Judge tosses a revised challenge to Florida's parental rights in education law
Plaintiffs needed to show harm traced to the law that could be remedied by a favorable decision. The judge said most of the claims of harm come from the existence of the law, rather than enforcement.
A federal judge has again dismissed a lawsuit challenging a Florida law critics that restricts teaching about gender identity and sexual orientation in primary grades.
U.S. District Judge Allen Winsor in Tallahassee ruled Wednesday that a revised lawsuit filed by students, parents and teachers failed to show they had legal standing to challenge the law. The lawsuit had argued the new Florida law is unconstitutional.
According to the ruling, the plaintiffs needed to show they suffered harm that could be traced to the law and could be remedied by a favorable decision from the court. The judge said most of the plaintiffs' claims of harm come from the existence of the law, rather than its enforcement.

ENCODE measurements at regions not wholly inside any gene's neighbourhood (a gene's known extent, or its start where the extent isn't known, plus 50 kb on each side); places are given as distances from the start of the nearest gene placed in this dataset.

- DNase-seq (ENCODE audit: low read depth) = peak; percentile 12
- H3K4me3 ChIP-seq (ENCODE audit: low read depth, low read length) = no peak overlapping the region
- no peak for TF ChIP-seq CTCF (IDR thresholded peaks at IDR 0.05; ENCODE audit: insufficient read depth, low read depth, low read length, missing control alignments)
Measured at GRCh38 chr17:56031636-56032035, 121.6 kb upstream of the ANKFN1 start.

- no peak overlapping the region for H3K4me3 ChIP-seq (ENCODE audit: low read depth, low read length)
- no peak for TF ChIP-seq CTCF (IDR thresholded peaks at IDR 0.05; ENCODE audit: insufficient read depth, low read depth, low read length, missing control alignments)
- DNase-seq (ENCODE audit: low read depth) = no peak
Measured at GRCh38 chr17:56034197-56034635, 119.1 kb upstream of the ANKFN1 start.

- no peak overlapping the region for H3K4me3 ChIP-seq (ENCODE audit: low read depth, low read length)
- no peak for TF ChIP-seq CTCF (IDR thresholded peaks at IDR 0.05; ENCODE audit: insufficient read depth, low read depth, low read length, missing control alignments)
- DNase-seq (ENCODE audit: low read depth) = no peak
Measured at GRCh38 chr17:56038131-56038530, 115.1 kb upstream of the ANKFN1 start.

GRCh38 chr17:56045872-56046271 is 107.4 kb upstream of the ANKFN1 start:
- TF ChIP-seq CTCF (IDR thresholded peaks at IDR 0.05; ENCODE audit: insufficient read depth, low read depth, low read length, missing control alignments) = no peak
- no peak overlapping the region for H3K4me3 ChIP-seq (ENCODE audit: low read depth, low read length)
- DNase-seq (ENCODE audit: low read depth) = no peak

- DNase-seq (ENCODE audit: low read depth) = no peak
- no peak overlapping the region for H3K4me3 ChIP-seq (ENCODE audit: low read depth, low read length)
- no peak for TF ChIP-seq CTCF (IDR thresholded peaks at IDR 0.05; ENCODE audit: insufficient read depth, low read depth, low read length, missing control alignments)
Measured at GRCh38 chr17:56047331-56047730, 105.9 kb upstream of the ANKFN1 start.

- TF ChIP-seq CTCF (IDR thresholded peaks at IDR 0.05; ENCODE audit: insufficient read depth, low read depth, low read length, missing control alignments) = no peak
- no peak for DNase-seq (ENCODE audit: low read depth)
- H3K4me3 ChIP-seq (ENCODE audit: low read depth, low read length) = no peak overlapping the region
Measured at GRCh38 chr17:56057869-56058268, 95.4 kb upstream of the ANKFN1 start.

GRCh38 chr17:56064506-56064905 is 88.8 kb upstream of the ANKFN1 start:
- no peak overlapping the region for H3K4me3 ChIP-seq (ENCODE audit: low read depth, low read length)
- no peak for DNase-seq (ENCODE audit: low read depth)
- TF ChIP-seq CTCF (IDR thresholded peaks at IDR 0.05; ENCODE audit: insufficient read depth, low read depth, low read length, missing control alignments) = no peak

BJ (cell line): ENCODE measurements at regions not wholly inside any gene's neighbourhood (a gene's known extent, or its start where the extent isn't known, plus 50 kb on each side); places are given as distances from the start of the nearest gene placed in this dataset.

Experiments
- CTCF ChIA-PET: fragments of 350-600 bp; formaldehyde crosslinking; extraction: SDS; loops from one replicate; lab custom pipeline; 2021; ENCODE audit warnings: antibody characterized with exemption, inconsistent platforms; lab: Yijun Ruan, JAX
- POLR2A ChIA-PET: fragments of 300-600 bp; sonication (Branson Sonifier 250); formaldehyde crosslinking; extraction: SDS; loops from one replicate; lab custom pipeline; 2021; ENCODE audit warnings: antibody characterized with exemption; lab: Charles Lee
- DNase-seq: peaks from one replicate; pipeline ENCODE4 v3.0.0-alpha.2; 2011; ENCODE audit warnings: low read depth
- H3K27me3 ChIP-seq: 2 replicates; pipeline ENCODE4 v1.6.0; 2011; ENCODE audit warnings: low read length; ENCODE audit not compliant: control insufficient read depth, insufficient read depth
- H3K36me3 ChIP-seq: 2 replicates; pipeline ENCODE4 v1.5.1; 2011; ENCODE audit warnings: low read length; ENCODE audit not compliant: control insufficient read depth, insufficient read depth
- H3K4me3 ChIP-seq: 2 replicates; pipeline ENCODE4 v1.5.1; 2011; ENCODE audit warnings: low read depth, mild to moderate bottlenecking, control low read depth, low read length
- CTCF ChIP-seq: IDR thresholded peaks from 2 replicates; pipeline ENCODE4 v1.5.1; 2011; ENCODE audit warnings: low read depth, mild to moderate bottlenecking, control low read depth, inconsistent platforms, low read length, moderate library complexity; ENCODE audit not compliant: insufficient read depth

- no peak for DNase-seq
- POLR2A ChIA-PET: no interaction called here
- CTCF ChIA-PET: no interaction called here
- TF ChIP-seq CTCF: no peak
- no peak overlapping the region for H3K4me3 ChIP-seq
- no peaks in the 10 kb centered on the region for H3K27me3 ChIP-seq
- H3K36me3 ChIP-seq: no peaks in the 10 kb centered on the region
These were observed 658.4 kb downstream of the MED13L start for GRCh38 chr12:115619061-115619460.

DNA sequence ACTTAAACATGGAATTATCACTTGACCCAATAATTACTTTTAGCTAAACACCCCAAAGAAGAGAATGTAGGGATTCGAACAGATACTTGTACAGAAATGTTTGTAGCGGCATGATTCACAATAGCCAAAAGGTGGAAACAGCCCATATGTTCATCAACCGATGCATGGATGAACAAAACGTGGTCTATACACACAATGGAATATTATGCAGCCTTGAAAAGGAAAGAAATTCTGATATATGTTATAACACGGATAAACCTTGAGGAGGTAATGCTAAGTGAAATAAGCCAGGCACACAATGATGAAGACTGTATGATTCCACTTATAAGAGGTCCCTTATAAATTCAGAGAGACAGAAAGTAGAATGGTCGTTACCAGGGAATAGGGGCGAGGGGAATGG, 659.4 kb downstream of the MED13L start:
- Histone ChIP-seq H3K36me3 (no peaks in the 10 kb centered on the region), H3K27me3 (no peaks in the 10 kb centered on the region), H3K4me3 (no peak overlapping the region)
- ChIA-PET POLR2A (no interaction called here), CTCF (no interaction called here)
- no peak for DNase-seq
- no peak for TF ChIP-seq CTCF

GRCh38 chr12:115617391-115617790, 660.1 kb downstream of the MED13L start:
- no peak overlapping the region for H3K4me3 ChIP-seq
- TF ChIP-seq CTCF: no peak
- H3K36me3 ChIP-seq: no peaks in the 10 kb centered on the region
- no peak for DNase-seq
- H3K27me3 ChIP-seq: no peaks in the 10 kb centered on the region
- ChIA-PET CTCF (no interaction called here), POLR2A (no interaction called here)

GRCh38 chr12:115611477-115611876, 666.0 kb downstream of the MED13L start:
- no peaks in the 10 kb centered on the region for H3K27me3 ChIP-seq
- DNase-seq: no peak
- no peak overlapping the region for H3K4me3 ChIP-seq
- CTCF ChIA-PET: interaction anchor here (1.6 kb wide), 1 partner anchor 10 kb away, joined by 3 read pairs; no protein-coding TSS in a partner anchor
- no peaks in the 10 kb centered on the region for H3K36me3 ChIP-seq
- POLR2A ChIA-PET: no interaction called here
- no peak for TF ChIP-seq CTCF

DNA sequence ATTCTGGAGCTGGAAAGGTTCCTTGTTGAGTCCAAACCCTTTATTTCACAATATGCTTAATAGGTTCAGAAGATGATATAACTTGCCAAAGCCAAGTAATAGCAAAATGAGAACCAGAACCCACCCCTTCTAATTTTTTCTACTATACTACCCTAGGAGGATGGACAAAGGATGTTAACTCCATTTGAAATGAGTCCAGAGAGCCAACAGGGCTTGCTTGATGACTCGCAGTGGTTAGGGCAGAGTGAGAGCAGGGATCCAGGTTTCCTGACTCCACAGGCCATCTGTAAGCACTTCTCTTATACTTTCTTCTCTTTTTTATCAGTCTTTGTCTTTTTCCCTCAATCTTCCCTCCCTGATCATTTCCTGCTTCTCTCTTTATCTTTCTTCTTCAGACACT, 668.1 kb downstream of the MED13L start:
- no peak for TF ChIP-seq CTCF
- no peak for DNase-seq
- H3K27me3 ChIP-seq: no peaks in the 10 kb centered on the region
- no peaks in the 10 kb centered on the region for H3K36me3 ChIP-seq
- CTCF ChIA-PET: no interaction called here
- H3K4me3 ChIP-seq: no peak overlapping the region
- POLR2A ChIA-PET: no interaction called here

Winsor dismissed an earlier version of the case in September on similar grounds, and a similar lawsuit filed in Orlando was also dismissed in October.
Florida's Parental Rights in Education law prohibits classroom instruction on sexual orientation and gender identity for students in kindergarten through third grade. Critics have dubbed this it the 'Don't Say Gay' law.
A report released in August by the Human Rights Campaign, one of the nation’s largest LGBTQ advocacy groups, and the Center for Countering Digital Hate said that hateful references to gays, lesbians and other LGBTQ people surged online after Florida's Republican-dominated legislature passed the bill last spring. The law was championed by Gov. Ron DeSantis, a Republican.
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